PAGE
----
discovering dry eye
Retro-illuminating the Tear Film: New Use of an Old
BY CAROLYN BEGLEY, OD, MS, & NIKOLE
For many years, tear break-up has been clinically measured by instilling sodium fluorescein into the eye and watching for the appearance of the first dark spot or break in the tear film. Use of sodium fluorescein dye provides a
detailed picture of changes in the full thickness of the tear film over time, but instilling fluid and dye into the tear film may change its stability. In addition, the sodium fluorescein technique cannot be used to observe tear break-up over a contact lens.
|Figure 1. Tear break-up with fluorescein (a) and retro-illumination (b).
|Figure 2. Timed sequence of retro-illumination
A technique with great clinical potential is retro-illumination of the tear film. For many years, retro-illumination has been used to observe cataracts. The light source of the slit lamp biomicroscope is aligned "on axis," and light is reflected off the retina through the pupil, resulting in a red reflex. Lens opacities will absorb the reflected light and appear dark or black in the red reflex. However, if the slit lamp optics are focused on the tear film rather than the crystalline lens, tear break-up can be observed. In this case, the image is caused by refraction of reflected light from the retina, rather than a shadow effect. Because the tear-to-air interface gives the tear film the greatest refracting power of the eye, small changes in tear film thickness during break-up cause large perturbations in the retro-illumination image. As Figure 1 illustrates, these changes correspond to tear break-up monitored using the traditional sodium fluorescein technique. The tear break-ups noted superiorly, centrally and inferiorly in Figure 1a are in the same location as the bright-dark bands in Figure 1b.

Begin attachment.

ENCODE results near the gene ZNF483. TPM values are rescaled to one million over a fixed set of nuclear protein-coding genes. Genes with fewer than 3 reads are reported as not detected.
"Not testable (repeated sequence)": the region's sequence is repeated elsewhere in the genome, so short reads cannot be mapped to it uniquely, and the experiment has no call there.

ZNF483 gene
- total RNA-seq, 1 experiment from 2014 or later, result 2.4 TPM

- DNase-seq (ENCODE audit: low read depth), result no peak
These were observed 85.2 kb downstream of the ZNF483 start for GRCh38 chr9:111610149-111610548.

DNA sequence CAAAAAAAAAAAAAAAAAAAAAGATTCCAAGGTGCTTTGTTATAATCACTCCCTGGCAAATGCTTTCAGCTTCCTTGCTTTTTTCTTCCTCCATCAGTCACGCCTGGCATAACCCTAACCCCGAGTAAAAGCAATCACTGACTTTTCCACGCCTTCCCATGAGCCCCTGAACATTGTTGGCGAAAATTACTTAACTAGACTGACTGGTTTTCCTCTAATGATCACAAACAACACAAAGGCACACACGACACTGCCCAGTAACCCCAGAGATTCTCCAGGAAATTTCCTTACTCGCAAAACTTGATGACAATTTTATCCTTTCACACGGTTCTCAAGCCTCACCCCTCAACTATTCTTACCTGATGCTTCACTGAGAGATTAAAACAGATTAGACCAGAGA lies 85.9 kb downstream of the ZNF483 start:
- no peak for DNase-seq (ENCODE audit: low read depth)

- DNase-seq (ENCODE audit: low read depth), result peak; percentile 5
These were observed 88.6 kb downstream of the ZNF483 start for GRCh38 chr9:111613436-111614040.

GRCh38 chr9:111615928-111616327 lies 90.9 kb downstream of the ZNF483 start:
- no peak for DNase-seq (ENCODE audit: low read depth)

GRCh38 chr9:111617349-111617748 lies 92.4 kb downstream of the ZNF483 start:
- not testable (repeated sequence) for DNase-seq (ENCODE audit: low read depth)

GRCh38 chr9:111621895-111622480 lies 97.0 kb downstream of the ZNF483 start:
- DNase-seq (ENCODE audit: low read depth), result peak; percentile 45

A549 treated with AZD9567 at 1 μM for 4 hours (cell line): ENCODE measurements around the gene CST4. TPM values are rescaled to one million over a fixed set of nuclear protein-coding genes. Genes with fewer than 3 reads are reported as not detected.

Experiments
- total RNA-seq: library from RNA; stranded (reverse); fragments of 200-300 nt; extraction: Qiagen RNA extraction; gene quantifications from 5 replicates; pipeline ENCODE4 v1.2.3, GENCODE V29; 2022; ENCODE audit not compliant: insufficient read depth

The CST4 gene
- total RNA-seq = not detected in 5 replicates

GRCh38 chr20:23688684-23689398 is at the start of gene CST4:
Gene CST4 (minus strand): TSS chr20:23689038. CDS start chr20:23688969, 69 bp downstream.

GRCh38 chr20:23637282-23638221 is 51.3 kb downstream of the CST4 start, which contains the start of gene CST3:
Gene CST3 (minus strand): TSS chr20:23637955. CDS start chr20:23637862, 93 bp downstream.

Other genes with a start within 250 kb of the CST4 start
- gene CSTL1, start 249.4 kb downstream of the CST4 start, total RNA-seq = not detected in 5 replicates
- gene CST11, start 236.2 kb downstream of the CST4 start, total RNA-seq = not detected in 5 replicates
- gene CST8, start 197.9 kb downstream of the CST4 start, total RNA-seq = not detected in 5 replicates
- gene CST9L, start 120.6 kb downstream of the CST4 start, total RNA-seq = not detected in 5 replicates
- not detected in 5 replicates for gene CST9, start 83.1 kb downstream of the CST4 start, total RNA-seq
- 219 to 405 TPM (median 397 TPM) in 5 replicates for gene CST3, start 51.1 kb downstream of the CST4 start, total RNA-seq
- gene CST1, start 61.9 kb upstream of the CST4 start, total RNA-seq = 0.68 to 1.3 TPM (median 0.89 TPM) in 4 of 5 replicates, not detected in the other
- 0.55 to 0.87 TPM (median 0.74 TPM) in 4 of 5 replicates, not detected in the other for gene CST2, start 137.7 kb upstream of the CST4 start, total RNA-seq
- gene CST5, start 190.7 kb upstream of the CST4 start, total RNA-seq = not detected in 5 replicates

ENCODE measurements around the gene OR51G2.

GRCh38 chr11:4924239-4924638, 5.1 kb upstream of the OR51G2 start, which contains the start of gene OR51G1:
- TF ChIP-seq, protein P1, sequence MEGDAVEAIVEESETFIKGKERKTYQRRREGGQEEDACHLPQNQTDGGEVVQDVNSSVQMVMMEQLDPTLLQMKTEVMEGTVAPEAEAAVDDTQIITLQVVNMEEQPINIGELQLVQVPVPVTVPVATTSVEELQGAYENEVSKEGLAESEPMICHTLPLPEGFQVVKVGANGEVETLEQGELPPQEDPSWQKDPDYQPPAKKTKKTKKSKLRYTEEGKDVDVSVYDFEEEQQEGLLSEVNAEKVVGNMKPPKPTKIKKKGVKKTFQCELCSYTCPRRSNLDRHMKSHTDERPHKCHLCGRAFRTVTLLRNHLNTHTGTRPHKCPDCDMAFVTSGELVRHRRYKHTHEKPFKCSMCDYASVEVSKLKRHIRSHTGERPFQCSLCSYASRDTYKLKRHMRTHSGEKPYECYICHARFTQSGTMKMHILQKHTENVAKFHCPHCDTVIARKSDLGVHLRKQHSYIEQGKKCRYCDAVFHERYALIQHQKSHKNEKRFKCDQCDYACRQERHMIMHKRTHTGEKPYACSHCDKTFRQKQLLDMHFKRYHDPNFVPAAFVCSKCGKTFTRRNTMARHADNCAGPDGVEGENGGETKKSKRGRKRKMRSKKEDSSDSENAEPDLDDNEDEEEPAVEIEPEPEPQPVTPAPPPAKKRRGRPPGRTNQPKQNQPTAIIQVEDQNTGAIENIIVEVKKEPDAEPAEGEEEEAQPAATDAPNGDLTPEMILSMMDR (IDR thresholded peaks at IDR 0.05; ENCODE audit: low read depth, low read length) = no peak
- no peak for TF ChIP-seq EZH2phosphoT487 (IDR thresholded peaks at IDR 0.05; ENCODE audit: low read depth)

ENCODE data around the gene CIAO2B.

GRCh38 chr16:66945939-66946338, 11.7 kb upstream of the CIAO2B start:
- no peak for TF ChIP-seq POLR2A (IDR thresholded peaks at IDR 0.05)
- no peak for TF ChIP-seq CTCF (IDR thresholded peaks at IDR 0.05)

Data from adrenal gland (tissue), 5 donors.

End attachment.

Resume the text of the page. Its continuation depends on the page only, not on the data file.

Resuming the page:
The same technique can be used to observe the progression of tear break-up in a patient wearing a soft contact lens. Figure 2 is a timed sequence of retro-illumination images from a soft contact lens wearer who kept her eyes open for 30 seconds. The retro-illumination image changes from very smooth (t=0s) to highly perturbed (t=30s).
The retro-illumination image results from refraction through the tear film, and thus is an optical technique that illustrates effects of tear break-up on vision. In Figure 2, much of the break-up is central, which would greatly affect vision. Tear film retro-illumination may have applicability in understanding the optics of tear break-up and also provides a high resolution map of tear film thickness changes with or without a contact lens. The pupil needs to be dilated to show a very large portion of the cornea. An infra-red light source can also be used, which would allow the pupil to dilate naturally.
Dr. Begley is an associate professor at the Indiana University School of Optometry and is also a member of the Graduate Faculty. Dr. Himebaugh is a graduate student at Indiana University School of Optometry, studying optical and visual effects of tear film break-up.
Contact Lens Spectrum, Issue: March 2001